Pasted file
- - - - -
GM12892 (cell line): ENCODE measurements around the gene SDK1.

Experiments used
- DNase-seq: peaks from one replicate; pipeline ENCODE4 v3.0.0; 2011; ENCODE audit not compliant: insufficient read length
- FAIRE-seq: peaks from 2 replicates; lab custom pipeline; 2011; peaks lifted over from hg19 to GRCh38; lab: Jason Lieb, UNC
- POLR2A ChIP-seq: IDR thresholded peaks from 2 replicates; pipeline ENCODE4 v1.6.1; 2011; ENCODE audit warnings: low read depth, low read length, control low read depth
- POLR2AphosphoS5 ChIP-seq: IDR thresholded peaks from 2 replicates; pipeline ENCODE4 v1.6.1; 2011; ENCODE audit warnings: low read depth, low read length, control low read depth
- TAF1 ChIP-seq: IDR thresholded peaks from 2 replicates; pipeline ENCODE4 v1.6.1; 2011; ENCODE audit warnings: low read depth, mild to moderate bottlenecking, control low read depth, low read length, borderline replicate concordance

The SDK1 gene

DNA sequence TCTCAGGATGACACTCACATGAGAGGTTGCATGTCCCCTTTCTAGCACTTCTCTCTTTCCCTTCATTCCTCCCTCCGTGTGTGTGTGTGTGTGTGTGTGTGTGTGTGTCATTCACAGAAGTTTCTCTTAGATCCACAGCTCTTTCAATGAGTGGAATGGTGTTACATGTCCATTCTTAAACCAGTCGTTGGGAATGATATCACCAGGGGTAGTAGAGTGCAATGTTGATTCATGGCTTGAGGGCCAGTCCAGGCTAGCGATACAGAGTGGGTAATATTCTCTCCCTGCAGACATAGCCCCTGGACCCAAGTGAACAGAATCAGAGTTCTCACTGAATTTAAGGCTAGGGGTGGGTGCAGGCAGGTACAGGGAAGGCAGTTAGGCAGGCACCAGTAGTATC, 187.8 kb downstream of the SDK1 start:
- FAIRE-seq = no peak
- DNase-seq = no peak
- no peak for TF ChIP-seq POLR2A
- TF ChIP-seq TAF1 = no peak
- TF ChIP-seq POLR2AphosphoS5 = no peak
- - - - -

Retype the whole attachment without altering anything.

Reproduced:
GM12892 (cell line): ENCODE measurements around the gene SDK1.

Experiments used
- DNase-seq: peaks from one replicate; pipeline ENCODE4 v3.0.0; 2011; ENCODE audit not compliant: insufficient read length
- FAIRE-seq: peaks from 2 replicates; lab custom pipeline; 2011; peaks lifted over from hg19 to GRCh38; lab: Jason Lieb, UNC
- POLR2A ChIP-seq: IDR thresholded peaks from 2 replicates; pipeline ENCODE4 v1.6.1; 2011; ENCODE audit warnings: low read depth, low read length, control low read depth
- POLR2AphosphoS5 ChIP-seq: IDR thresholded peaks from 2 replicates; pipeline ENCODE4 v1.6.1; 2011; ENCODE audit warnings: low read depth, low read length, control low read depth
- TAF1 ChIP-seq: IDR thresholded peaks from 2 replicates; pipeline ENCODE4 v1.6.1; 2011; ENCODE audit warnings: low read depth, mild to moderate bottlenecking, control low read depth, low read length, borderline replicate concordance

The SDK1 gene

DNA sequence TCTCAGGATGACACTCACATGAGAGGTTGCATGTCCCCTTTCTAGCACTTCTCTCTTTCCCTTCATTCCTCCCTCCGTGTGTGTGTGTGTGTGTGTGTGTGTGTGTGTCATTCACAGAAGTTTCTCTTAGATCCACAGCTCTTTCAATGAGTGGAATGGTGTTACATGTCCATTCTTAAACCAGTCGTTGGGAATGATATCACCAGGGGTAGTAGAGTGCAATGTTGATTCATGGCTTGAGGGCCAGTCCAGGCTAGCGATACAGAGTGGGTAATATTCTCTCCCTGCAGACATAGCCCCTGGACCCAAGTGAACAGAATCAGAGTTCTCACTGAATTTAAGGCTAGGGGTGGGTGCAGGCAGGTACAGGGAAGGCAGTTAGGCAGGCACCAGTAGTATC, 187.8 kb downstream of the SDK1 start:
- FAIRE-seq = no peak
- DNase-seq = no peak
- no peak for TF ChIP-seq POLR2A
- TF ChIP-seq TAF1 = no peak
- TF ChIP-seq POLR2AphosphoS5 = no peak